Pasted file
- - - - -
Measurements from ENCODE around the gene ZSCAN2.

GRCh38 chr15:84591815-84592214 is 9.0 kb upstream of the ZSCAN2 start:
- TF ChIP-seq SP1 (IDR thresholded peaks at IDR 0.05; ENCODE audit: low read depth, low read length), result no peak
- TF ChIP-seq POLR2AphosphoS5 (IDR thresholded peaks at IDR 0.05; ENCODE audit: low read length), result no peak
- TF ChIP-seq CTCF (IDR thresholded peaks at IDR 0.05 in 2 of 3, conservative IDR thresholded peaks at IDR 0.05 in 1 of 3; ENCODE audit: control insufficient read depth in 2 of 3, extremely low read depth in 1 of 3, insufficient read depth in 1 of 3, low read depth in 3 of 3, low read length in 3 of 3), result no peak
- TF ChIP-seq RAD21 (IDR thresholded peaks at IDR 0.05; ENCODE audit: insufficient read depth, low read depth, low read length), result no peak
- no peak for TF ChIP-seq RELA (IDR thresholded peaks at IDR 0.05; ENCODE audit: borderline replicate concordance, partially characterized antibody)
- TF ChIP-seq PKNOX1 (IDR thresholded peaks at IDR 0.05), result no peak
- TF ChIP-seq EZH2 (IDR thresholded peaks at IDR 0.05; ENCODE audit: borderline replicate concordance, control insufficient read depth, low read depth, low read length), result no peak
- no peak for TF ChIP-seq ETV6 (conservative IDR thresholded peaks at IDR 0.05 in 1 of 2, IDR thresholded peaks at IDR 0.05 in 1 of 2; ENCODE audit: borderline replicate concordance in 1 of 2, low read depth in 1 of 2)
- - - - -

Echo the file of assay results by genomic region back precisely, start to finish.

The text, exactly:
Measurements from ENCODE around the gene ZSCAN2.

GRCh38 chr15:84591815-84592214 is 9.0 kb upstream of the ZSCAN2 start:
- TF ChIP-seq SP1 (IDR thresholded peaks at IDR 0.05; ENCODE audit: low read depth, low read length), result no peak
- TF ChIP-seq POLR2AphosphoS5 (IDR thresholded peaks at IDR 0.05; ENCODE audit: low read length), result no peak
- TF ChIP-seq CTCF (IDR thresholded peaks at IDR 0.05 in 2 of 3, conservative IDR thresholded peaks at IDR 0.05 in 1 of 3; ENCODE audit: control insufficient read depth in 2 of 3, extremely low read depth in 1 of 3, insufficient read depth in 1 of 3, low read depth in 3 of 3, low read length in 3 of 3), result no peak
- TF ChIP-seq RAD21 (IDR thresholded peaks at IDR 0.05; ENCODE audit: insufficient read depth, low read depth, low read length), result no peak
- no peak for TF ChIP-seq RELA (IDR thresholded peaks at IDR 0.05; ENCODE audit: borderline replicate concordance, partially characterized antibody)
- TF ChIP-seq PKNOX1 (IDR thresholded peaks at IDR 0.05), result no peak
- TF ChIP-seq EZH2 (IDR thresholded peaks at IDR 0.05; ENCODE audit: borderline replicate concordance, control insufficient read depth, low read depth, low read length), result no peak
- no peak for TF ChIP-seq ETV6 (conservative IDR thresholded peaks at IDR 0.05 in 1 of 2, IDR thresholded peaks at IDR 0.05 in 1 of 2; ENCODE audit: borderline replicate concordance in 1 of 2, low read depth in 1 of 2)